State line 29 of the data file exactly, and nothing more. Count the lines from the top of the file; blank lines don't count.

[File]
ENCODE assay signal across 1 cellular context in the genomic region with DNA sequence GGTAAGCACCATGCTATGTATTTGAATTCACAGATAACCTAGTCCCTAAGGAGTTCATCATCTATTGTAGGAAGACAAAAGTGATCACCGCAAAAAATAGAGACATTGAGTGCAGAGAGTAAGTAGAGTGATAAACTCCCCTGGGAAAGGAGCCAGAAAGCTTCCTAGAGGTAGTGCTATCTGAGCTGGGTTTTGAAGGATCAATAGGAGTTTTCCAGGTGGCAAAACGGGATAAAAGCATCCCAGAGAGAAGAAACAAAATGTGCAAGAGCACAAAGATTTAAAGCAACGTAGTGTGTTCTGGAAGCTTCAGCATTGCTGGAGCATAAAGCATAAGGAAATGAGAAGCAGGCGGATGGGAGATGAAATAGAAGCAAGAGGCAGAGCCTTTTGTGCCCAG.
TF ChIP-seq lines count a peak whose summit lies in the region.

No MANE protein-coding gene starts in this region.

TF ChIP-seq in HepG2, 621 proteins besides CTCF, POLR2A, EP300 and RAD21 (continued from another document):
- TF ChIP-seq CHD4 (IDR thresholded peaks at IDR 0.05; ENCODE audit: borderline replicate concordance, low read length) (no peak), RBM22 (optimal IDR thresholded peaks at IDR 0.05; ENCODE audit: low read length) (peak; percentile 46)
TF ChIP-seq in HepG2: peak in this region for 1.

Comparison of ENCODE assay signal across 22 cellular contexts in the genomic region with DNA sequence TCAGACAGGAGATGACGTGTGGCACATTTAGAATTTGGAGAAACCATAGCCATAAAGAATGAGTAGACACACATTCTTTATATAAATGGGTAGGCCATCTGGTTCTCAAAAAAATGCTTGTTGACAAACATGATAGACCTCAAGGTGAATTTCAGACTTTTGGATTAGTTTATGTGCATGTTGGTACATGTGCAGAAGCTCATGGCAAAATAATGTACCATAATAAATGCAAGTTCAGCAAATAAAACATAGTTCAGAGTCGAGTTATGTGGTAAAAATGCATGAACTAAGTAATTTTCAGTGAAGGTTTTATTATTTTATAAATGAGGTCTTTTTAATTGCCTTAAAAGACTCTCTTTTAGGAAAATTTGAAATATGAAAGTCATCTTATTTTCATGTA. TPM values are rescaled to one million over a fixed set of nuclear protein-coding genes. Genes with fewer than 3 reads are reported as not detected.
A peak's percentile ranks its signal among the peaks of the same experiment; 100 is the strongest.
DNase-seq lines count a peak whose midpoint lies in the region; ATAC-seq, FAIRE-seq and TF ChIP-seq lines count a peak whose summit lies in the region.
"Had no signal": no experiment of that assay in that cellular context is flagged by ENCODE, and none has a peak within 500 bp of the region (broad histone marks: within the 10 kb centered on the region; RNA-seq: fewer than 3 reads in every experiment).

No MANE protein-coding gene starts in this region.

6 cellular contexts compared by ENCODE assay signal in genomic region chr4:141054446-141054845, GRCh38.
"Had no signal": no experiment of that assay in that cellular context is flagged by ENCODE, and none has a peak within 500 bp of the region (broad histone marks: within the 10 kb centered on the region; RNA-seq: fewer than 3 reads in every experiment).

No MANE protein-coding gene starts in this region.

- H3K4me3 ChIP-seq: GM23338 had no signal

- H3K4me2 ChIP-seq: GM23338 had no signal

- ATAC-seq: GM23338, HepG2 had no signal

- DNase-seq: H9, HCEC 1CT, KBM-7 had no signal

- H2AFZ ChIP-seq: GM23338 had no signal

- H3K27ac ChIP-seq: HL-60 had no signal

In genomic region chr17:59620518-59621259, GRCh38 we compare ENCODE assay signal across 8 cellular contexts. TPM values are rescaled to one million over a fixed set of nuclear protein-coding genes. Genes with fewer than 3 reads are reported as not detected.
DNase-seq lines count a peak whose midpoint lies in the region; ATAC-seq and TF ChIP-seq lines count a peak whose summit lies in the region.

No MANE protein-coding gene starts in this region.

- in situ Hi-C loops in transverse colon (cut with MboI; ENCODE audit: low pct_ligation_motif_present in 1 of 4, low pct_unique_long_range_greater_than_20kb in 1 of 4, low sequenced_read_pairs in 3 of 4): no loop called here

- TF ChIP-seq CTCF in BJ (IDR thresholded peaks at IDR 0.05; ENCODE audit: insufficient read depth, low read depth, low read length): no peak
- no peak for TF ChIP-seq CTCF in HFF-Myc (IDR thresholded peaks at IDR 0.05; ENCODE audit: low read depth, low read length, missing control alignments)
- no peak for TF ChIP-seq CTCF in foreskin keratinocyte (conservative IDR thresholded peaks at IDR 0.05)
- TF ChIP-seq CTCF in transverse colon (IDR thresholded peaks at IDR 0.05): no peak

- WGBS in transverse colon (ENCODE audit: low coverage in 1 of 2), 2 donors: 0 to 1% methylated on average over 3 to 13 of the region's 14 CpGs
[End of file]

- WGBS in transverse colon (ENCODE audit: low coverage in 1 of 2), 2 donors: 0 to 1% methylated on average over 3 to 13 of the region's 14 CpGs